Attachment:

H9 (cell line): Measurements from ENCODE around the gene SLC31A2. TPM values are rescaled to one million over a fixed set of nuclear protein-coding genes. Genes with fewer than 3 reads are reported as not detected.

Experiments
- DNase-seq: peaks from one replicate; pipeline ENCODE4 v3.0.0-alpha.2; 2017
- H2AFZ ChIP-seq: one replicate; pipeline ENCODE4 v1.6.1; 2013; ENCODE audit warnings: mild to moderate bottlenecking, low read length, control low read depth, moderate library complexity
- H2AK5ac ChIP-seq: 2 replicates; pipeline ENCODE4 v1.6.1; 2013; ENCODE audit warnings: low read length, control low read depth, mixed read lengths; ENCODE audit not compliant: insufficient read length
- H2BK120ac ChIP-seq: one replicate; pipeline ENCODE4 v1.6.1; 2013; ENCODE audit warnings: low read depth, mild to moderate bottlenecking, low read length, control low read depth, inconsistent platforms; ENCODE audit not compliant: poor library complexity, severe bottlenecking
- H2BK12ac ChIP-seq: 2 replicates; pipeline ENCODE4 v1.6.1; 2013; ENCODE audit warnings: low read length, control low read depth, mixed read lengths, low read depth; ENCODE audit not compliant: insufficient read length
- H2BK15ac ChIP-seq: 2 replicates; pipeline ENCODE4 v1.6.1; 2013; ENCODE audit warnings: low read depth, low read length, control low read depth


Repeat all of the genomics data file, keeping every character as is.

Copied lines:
H9 (cell line): Measurements from ENCODE around the gene SLC31A2. TPM values are rescaled to one million over a fixed set of nuclear protein-coding genes. Genes with fewer than 3 reads are reported as not detected.

Experiments
- DNase-seq: peaks from one replicate; pipeline ENCODE4 v3.0.0-alpha.2; 2017
- H2AFZ ChIP-seq: one replicate; pipeline ENCODE4 v1.6.1; 2013; ENCODE audit warnings: mild to moderate bottlenecking, low read length, control low read depth, moderate library complexity
- H2AK5ac ChIP-seq: 2 replicates; pipeline ENCODE4 v1.6.1; 2013; ENCODE audit warnings: low read length, control low read depth, mixed read lengths; ENCODE audit not compliant: insufficient read length
- H2BK120ac ChIP-seq: one replicate; pipeline ENCODE4 v1.6.1; 2013; ENCODE audit warnings: low read depth, mild to moderate bottlenecking, low read length, control low read depth, inconsistent platforms; ENCODE audit not compliant: poor library complexity, severe bottlenecking
- H2BK12ac ChIP-seq: 2 replicates; pipeline ENCODE4 v1.6.1; 2013; ENCODE audit warnings: low read length, control low read depth, mixed read lengths, low read depth; ENCODE audit not compliant: insufficient read length
- H2BK15ac ChIP-seq: 2 replicates; pipeline ENCODE4 v1.6.1; 2013; ENCODE audit warnings: low read depth, low read length, control low read depth